Ed Bastian holds a PhD in Buddhist Studies with a focus on Tibetan Buddhism. A speaker of Tibetan, and the producer of several educational films Tibetan Buddhism, he is an award-winning producer of television programs on Asian religion for the BBC, PBS, and the National Endowment for the Humanities. At the Smithsonian Institution, Bastian served as Co-Director of the National Forum on BioDiversity and Smithsonian Project Discovery. There, he taught courses and moderated programs on Buddhism, world religion and TIbetan human rights. He co-produced the Smithsonian’s first award winning interactive multimedia production called Life Story with Lucas Film and Apple Computer. He has lectured, presented scholarly papers and his films in the U.S., England, Japan and India. He is the author of the award-winning Living Fully Dying Well, as well as Mandala, Creating Your Spiritual Path, and InterSpiritual Meditation, A Seven-Step Process from the World’s Spiritual Traditions.
Ed was the founding president of Aspen Interactive Media that partnered with Sun Microsystems in 1994 to develop aspen.com, one of the first community websites in the world. He now serves as the founding President of the Spiritual Paths Foundation, a nonprofit, non-sectarian, non-advocacy, educational organization on the world’s religious and spiritual traditions. He also teaches Buddhism, Mindfulness and InterSpiritual Meditation at Antioch University and Spiritual Paths Institute’s online courses..
Catherine Wyler has been a studio executive, an independent producer of film and television, and has held leadership positions at major American cultural institutions. She is co-producing THE DALAI LAMA’S GIFT, the story of a seminal event in the coming of Tibetan Buddhism to America.
Previous productions include the celebrated Warner Bros. feature film MEMPHIS BELLE (1990) and documentaries, including Emmy-nominated DIRECTED BY WILLIAM WYLER, the Turner broadcast HOT ON THE TRAIL (The Search for Sex and Romance in the Old World and the New) and WITNESS TO HOPE, a biography of Pope John Paul II, for PBS.
From 2001 through 2009, Wyler was founding Artistic Director of the Rochester/High Falls International Film Festival in Rochester, New York, which celebrates women in creative positions behind the camera.
In the 1980’s, she was Senior Vice President of Production at Columbia Pictures and, previously, Director of Cultural and Children’s Programming at the Public Broadcasting Service (PBS). From 1977-81, she was Assistant Director of the Media Arts Program (Film, Radio, Television, Video) at the National Endowment for the Arts. Wyler began her career at The Viking Press, then served as Story Editor, first for producer Ray Stark and then for Joseph E. Levine. She graduated from Stanford University with a B.A. in Modern European Literature.
Wyler has served on film festival juries at Sundance, Berlin, Venice, Chicago and Istanbul, and serves on the boards of the Environmental Film Festival in the Nation’s Capital and IndieCollect.
Sharpa Tulku Tenzin Trinley was born in Lhasa, Tibet, into the Rampa family, whose members served in Tibet’s Ganden Phodrang government until 1959. He left Tibet following the Chinese occupation and in India he spent time at the monastic settlement in Buxa and at Freda Bedi’s Young Lamas Home School before being sent to the United States in 1962 for Western education along with Geshé Lhundup Sopa and two other tulkus.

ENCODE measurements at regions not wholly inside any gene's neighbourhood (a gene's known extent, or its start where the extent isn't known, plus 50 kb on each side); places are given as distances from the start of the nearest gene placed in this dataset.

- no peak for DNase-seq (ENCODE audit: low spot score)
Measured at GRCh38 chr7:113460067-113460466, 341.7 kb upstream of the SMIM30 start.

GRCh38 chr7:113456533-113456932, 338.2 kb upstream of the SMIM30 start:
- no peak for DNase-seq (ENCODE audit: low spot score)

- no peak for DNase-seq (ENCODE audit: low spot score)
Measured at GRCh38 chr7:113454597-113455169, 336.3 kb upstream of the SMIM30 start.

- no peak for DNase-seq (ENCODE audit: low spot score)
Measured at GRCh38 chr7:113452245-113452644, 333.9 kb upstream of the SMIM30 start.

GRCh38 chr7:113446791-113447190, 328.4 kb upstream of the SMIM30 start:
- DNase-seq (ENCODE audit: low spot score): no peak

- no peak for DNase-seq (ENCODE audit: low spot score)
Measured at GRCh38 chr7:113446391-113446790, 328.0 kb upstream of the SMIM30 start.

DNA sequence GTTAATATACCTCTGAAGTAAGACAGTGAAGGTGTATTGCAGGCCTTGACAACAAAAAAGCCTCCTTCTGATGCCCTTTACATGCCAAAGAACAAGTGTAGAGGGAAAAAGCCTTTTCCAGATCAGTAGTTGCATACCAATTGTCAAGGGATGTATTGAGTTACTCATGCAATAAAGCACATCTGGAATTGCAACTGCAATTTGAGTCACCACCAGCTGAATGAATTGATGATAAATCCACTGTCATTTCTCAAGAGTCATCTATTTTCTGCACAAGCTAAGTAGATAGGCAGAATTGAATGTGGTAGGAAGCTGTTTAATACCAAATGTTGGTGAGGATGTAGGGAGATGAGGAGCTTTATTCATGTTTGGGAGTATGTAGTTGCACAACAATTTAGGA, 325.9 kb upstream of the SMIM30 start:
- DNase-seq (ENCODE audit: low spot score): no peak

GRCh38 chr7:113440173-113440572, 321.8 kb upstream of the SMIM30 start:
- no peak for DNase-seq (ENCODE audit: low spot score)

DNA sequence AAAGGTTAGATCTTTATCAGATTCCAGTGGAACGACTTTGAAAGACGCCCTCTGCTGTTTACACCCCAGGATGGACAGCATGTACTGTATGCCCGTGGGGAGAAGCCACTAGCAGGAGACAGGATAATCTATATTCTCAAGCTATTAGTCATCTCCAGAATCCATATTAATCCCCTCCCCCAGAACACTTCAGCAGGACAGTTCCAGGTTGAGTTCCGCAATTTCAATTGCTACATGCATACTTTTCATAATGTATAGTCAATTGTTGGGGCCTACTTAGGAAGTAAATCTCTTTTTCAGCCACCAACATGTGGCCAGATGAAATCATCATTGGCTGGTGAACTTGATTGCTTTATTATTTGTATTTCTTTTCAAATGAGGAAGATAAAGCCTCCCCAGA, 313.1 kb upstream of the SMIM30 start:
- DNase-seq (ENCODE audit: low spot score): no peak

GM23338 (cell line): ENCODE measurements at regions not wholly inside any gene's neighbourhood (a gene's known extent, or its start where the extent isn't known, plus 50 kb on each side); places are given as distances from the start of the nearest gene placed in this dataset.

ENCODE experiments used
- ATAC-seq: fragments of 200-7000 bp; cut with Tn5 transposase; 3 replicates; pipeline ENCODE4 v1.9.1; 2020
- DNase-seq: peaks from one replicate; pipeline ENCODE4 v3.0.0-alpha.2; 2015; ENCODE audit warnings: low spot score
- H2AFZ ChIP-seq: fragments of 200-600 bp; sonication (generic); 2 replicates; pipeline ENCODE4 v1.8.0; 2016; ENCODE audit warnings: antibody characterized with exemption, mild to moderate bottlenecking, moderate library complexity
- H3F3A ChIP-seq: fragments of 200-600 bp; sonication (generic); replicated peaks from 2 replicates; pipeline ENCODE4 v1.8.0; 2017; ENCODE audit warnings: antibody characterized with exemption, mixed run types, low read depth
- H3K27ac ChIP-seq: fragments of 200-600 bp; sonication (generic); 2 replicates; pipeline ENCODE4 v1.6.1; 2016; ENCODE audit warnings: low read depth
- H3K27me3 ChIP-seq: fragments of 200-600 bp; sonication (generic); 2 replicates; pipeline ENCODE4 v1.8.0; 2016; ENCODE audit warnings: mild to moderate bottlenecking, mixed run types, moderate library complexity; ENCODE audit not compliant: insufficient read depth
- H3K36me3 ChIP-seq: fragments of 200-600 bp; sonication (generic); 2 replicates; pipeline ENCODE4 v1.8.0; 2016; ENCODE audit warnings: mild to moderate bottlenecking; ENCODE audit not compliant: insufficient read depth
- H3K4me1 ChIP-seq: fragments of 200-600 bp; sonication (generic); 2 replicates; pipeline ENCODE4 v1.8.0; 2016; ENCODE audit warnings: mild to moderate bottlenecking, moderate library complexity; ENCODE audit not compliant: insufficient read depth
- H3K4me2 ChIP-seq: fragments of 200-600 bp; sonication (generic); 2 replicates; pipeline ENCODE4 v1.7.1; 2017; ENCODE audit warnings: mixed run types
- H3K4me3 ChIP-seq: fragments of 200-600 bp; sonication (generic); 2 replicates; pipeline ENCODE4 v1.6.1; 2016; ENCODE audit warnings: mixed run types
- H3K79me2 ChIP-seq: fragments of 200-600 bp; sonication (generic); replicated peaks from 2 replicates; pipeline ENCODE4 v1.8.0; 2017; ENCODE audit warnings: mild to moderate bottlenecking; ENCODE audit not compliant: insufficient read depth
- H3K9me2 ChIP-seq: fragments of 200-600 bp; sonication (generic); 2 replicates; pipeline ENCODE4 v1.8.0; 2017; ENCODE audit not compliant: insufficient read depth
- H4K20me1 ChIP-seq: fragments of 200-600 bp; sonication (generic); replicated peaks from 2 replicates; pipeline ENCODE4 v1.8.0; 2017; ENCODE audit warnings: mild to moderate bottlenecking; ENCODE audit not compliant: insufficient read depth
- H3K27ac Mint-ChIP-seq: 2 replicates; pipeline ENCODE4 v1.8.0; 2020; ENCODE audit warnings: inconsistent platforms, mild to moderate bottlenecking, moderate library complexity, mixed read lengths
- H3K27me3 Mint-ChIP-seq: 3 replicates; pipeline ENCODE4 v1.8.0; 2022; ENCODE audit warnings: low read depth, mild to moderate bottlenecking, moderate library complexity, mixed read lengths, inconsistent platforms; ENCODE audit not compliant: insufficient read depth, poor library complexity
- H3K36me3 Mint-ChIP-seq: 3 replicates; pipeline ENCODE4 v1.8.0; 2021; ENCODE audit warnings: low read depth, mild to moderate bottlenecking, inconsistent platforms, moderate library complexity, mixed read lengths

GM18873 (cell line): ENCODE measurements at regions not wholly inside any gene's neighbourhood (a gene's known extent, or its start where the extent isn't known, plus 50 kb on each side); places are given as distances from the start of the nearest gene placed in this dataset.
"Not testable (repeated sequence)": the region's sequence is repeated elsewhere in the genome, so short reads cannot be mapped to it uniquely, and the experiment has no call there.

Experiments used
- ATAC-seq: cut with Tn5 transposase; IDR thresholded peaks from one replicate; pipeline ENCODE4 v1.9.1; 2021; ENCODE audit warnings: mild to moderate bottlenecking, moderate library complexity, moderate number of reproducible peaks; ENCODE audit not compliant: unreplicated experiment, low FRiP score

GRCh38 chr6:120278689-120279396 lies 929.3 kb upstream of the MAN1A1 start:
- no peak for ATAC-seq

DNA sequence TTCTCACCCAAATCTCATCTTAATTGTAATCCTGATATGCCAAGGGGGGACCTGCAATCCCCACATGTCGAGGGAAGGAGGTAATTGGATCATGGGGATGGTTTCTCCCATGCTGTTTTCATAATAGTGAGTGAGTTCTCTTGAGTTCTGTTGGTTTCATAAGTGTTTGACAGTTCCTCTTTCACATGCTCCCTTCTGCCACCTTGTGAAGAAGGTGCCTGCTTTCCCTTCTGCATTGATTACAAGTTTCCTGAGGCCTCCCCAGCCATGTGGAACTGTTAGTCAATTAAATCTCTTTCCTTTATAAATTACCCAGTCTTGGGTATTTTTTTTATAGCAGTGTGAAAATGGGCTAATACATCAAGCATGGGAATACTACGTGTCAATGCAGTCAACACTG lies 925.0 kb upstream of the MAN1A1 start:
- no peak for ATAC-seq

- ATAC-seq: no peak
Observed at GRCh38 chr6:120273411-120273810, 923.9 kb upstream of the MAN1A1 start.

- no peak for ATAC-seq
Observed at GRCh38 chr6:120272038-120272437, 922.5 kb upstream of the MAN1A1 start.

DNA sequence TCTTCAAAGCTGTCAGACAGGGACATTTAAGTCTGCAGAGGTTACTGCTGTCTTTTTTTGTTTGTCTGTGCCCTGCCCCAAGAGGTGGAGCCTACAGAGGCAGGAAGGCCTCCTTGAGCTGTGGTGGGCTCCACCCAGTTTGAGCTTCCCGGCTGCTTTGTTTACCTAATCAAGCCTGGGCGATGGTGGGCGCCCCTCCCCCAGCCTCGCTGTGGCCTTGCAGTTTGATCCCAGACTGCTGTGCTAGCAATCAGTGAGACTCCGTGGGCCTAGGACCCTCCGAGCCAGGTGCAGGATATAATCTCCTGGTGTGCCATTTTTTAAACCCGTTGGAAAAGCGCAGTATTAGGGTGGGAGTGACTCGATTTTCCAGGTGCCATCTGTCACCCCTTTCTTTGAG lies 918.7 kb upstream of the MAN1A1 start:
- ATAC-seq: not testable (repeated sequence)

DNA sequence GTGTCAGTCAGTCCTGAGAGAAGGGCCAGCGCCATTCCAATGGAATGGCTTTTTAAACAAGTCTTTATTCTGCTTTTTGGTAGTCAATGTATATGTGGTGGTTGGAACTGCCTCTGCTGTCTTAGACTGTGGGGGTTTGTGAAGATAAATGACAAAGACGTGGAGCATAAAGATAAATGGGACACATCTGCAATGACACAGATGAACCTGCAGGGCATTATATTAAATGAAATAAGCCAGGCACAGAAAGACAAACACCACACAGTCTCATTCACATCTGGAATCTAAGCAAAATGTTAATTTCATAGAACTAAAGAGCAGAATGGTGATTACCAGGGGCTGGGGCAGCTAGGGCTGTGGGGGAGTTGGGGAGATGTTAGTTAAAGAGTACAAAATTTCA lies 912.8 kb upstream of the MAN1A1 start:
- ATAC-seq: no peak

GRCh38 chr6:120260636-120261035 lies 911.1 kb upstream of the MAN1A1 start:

In 1966, he returned to Dharamsala, where he served on the Tibetan Council for Religious Affairs. Subsequently he joined the newly established Library of Tibetan Works and Archives, where he translated for Dharma classes and worked on many translations of Buddhist texts, including the Yamantaka Cycle Classics published by Tibet House, New Delhi, in 1990.
He has translated orally for His Holiness the Dalai Lama, Kaybjé Ling Rinpoché, Kyabjé Trijang Rinpoché, Assistant Tutor Serkong Rinpoché, the Ninety-Eighth Ganden Throneholder Jampal Shenphen, Lati Rinpoché, and many other lamas and geshés. He moved to the United States in 1976 and currently resides in Madison, Wisconsin, with his family.
Cynthia Kane co-created Sundance Channel’s DOCday bringing Jean-Xavier de Lestrade and Denis Poncet’s The Staircase (2006 Peabody, Alfred I. DuPont-Columbia Awards) to US television. At ITVS, she shepherded over 150 international and U.S. co-productions for public media. At Al Jazeera America, she commissioned documentaries and series including Albert Maysles’ final work, In Transit and Barbara Kopple’s Shelter and many others.
More recently she was an exec-producer for New Eyes by Hiwot Admasu Getaneh (Venice, TIFF, Rotterdam), a creative consultant for Zeva Oelbaum and Sabine Krayenbühl’s Letters from Baghdad about the extraordinary life and times of Gertrude Bell, a co-producer for Kim A Snyder and Maria Cuomo Cole’s Lessons From a School Shooting: Notes from Dunblane. Very recent films: The Ants and the Grasshopper (2021), The River Between Us (2021), The Dilemma of Desire (2020), Us Kids (2020) and The Letter (2019).
Mark Samels (Former Executive Producer, AMERICAN EXPERIENCE) was named executive producer of American Experience, PBS’s flagship history series, in 2003. Under Samels’ leadership, the series has been honored with nearly every industry award, including the Peabody, Primetime Emmys, the duPont- Columbia Journalism Award, Writers Guild Awards, Oscar nominations, and Sundance Film Festival Audience and Grand Jury Awards. Samels also serves on the Board of Governors at the Academy of Television Arts and Sciences.